Clemmensen Reduction : Explanation

Clemmensen reduction is an organic process of transforming carbonyl compounds into alkanes with the help of Zinc amalgam and presence of high acidic medium.

What is Clemmensen reduction?

Clemmensen reduction is the process of deoxygenation of aldehydes and ketones to produce hydrocarbons. It is the reaction where the carbonyl compounds (ketone) transform into corresponding alkanes with the help of zinc amalgam (Zn/Hg alloy) in the presence of an acidic medium (concentrated HCl).  To transform ketones or aldehydes into alkanes we need some catalyst, and in this case, zinc amalgam does the job for us. Zinc amalgam provides the required amount of electrons in order to complete the reaction.

Danish chemist Erik Christian Clemmensen was the first to discover this reaction in 1913.

Mechanisms of Clemmensen Reduction

The reaction performs at the surface of the Zinc catalyst, because the substrate we use for this reaction must be stable to strong acid. Alcohols are not postulated as intermediates, because subjection of the corresponding alcohols to these same reaction conditions does not lead to alkanes.

The reaction occurs in three following steps :

  • Step 1

The acidic medium (HCl) activates the carbonyl carbon. The carbonyl carbon is less stable towards nucleophilic attack. So in order to increase the electrophilicity, the H+ of the acidic medium(HCl) will attack the oxygen atom and will make a more electrophilic stable structure (positively charged carbon atom).

  • Step 2

Now in step 2 the Zinc (Zn) provides two electrons to the positively charged carbon atom and convert it into negatively charged carbon atom. Now the acidic medium produces H+ ions to the oxygen atom & the negatively charged carbon atom and will create an unstable structure.

  • Step 3

As soon as the water (H2O) molecule departs as a leaving group, it creates a positively charged carbon atom. Now again, the positively charged carbon atom gets two-electrons from Zinc (Zn)  and becomes a negatively charged carbon atom.

Now in the last stage protonation occurs in the presence of acid (H+) and the final product alkane comes.

The reason behind using Zinc amalgam as a catalyst:

In this reduction, the reason zinc amalgam works while powder of zinc metal does not, is because Mercury activates the metallic zinc by dissolving it into individual atoms of zinc. The Zinc atoms are distributed evenly in the alloy.

So, zinc amalgam performs in this reaction as it is a solution of zinc. And that is why we use zinc amalgam instead of using zinc metal.

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When zinc reacts with hydrochloric acid, it releases hydrogen gas (H₂). When this reaction takes place with zinc amalgam, the reaction of zinc and HCl produces  two individual hydrogen molecules which remain in a reactive state. Further, it reacts with the carbonyl compound (ketone or aldehyde) to initiate the reduction reaction.

So, the mercury in zinc amalgam usually serves to hold the active hydrogen as it is formed and allow it to attack the carbonyl compound rather than be released as H₂ gas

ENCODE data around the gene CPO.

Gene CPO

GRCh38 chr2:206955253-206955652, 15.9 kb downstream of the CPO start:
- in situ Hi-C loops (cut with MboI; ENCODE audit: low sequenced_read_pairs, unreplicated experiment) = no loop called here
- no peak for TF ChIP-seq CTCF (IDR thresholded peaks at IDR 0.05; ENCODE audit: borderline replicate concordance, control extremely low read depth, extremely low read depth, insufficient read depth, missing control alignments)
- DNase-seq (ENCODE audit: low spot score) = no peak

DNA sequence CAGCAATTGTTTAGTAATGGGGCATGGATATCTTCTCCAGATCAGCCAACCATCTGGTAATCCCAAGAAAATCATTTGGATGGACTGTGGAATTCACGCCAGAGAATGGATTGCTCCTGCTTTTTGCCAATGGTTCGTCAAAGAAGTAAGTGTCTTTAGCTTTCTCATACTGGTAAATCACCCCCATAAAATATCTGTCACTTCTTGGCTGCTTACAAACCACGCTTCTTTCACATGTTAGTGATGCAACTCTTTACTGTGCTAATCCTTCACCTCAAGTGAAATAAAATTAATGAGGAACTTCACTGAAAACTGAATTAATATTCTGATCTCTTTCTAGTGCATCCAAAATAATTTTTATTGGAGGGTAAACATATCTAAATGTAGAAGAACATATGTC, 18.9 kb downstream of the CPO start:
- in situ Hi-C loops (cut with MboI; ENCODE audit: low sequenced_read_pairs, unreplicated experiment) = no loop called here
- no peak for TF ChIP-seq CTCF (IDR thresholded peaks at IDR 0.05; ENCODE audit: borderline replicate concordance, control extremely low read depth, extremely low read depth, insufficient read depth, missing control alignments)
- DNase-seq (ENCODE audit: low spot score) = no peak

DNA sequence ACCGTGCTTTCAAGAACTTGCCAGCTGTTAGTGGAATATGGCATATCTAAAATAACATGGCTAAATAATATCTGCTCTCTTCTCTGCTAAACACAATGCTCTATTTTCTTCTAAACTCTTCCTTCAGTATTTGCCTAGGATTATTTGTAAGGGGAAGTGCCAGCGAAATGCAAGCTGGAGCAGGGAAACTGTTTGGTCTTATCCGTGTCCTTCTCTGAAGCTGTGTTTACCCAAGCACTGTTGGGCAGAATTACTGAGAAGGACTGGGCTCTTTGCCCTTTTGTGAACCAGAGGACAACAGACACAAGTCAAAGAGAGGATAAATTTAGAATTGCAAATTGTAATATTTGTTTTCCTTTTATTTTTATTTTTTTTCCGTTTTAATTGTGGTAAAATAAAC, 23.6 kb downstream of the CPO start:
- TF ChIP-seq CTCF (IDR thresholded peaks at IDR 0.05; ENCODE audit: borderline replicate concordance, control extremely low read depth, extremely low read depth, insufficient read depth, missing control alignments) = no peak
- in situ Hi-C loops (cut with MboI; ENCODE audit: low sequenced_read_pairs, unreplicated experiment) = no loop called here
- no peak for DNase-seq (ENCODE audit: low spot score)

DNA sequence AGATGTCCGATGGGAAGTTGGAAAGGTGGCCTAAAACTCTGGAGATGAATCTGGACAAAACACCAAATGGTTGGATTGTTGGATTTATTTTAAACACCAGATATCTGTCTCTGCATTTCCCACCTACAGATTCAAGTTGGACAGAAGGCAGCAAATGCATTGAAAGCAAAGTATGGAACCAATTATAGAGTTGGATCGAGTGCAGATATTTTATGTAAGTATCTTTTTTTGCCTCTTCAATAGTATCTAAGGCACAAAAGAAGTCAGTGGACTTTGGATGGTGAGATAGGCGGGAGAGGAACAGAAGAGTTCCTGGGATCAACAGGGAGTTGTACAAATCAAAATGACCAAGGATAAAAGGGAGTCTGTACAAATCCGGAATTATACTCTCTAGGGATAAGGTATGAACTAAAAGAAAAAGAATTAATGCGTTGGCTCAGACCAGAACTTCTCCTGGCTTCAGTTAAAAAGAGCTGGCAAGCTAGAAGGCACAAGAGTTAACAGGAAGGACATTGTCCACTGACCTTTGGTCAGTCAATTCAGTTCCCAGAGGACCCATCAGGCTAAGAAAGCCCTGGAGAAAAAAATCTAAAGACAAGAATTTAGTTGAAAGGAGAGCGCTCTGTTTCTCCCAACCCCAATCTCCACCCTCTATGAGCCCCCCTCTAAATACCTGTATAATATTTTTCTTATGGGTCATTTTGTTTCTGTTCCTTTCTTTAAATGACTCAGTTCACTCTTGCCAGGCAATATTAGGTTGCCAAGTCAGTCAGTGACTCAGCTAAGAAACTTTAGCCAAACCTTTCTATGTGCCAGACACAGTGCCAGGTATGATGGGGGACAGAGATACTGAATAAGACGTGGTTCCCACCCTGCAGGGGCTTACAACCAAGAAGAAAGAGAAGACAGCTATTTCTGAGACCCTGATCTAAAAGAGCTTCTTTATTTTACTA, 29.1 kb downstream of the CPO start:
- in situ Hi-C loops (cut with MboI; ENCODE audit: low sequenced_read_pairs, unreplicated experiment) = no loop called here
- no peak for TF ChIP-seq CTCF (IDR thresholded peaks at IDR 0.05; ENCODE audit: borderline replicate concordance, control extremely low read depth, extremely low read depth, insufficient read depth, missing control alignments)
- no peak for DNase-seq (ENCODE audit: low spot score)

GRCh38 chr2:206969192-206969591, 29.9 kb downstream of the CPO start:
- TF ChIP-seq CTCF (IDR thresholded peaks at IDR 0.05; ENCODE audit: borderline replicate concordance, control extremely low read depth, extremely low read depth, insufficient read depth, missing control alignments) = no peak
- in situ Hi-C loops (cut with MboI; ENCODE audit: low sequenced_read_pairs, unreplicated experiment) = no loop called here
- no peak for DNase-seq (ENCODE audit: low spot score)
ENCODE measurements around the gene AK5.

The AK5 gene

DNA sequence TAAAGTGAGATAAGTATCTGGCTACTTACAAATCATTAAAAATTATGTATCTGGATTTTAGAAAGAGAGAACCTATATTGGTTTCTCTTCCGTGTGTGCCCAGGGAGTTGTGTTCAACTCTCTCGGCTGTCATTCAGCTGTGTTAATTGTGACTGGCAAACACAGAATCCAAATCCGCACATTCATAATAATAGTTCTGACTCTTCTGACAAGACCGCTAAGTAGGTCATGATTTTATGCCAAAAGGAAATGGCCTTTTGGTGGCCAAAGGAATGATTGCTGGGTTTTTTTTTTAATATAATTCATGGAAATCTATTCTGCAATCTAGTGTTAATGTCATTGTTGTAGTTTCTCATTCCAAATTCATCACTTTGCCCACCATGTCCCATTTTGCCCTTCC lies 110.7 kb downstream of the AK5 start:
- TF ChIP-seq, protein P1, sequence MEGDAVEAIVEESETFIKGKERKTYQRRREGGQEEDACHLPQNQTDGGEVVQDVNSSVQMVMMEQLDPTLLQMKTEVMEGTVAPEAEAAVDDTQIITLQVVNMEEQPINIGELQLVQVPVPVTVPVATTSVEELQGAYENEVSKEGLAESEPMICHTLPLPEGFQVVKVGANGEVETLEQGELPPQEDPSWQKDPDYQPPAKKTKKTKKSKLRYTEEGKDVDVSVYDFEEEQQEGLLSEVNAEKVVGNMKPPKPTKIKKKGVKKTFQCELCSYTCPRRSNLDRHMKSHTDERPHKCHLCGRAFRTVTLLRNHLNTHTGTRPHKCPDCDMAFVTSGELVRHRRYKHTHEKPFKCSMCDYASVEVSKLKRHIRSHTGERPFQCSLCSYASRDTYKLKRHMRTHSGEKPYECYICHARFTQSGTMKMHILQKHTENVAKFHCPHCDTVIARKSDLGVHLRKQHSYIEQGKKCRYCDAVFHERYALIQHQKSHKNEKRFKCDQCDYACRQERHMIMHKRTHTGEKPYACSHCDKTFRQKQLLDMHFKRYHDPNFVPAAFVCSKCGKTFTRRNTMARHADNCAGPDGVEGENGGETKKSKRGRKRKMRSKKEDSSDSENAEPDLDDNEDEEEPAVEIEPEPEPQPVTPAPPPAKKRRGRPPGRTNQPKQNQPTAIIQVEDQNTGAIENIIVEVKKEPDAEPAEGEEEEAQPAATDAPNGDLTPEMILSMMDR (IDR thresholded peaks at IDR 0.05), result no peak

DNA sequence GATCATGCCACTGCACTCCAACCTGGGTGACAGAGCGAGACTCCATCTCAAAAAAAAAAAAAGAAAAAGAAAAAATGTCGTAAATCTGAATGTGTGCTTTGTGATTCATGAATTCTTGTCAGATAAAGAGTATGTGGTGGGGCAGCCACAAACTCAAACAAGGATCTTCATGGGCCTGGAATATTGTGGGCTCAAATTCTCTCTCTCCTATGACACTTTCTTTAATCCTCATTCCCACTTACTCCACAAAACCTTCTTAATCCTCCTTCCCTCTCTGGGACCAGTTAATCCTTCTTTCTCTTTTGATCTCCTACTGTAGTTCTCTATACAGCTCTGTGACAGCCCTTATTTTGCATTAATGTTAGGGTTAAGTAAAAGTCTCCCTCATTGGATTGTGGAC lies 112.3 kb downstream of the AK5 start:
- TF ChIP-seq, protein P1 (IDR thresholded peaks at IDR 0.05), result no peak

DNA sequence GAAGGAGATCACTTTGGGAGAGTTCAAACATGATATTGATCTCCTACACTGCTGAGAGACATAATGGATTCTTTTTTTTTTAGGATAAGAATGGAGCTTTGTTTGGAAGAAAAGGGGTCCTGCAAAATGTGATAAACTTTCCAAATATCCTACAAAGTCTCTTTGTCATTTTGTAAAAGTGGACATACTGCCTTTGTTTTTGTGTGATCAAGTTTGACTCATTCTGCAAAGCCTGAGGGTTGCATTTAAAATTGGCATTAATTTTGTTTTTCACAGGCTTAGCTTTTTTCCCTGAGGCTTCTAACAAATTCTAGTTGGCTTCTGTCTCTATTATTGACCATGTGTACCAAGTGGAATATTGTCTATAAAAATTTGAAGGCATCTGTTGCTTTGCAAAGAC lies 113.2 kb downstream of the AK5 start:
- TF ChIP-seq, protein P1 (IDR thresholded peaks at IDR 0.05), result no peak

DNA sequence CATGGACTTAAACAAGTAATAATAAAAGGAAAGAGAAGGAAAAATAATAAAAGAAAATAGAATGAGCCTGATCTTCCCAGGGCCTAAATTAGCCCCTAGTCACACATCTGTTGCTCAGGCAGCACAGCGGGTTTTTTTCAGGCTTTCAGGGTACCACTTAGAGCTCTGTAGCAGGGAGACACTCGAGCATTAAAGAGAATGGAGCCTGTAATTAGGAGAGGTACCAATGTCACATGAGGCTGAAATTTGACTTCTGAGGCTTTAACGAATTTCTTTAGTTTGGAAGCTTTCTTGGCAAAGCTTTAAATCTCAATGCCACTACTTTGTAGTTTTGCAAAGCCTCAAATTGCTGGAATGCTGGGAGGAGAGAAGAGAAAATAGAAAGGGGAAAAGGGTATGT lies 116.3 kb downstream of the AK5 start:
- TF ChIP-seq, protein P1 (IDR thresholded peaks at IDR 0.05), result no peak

What are the Differences Between Clemmensen and Wolff Kishner Reduction?

Clemmensen and Wolf kishner both are important in the organic synthesis of different chemical compounds. The major and basic difference between these two reactions is

  • Clemmensen reduction converts the ketones to Aldehydes.
  • Whereas, Wolf kishner reduction converts the carbonyl groups into methylene groups.

Both of these reductions do these conversions via reducing the functional groups. Though both of them require specific reaction conditions and catalyst to reach the final product.

  • In Clemmensen reduction, we use Zinc amalgam as the catalyst.
  • Wolf kishner reduction needs no catalyst. We use Hydrazine
  • Clemmensen reduction is unsuitable for an acid-sensitive substrate.
  • Wolf kishner reduction is unsuitable for a base sensitive substrate.

What is more preferable? Clemmensen or Wolf kishner?

Both of the reactions are important organic reactions. They have their specific reaction conditions to perfectly accomplish the reduction. Still, in a rare condition or case, we might need to consider one as the most preferable.

Wolf kishner needs strong basic conditions and high heat. Clemmensen is performed in strongly acidic conditions. Now, if we have a protecting group in the substrate that can be removed with acids, we need to consider Wolf kishner then.

Some frequently asked questions about Clemmensen reduction

Q. Give an example of Clemmensen Reduction.


 Clemmensen Reduction

Q. Does Clemmensen reduction reduce alcohol?

Ans. No, there is no formation of alcohol during the reaction, that’s why Clemmensen reduction is not useful to reduce alcohol to alkanes.

Q. Which catalyst do we use in Clemmensen reduction?

Ans. Zinc Amalgam is the catalyst in this reaction.

Q. What are the limitations of Clemmensen reduction?

Ans. Clemmensen reduction is only suitable for substances that are not sensitive to acid. Groups like -COOH also can’t be reduced by this method.

Q. Does Clemmensen reduction reduce double bonds?

Ans. The Clemmensen Reduction involves the reaction of zn and heated HCl to something reducible that can chlorinate a double bond, if present on the reactant. The main principle of the Clemmensen Reduction is to reduce a −O∣∣C− to a −CH2− or −O∣∣C−H to a −CH3.

Q. What is the role of Hg in Clemmensen reduction?

Ans. Hg helps the deoxygenation of aldehydes or ketones to form the corresponding hydrocarbon.

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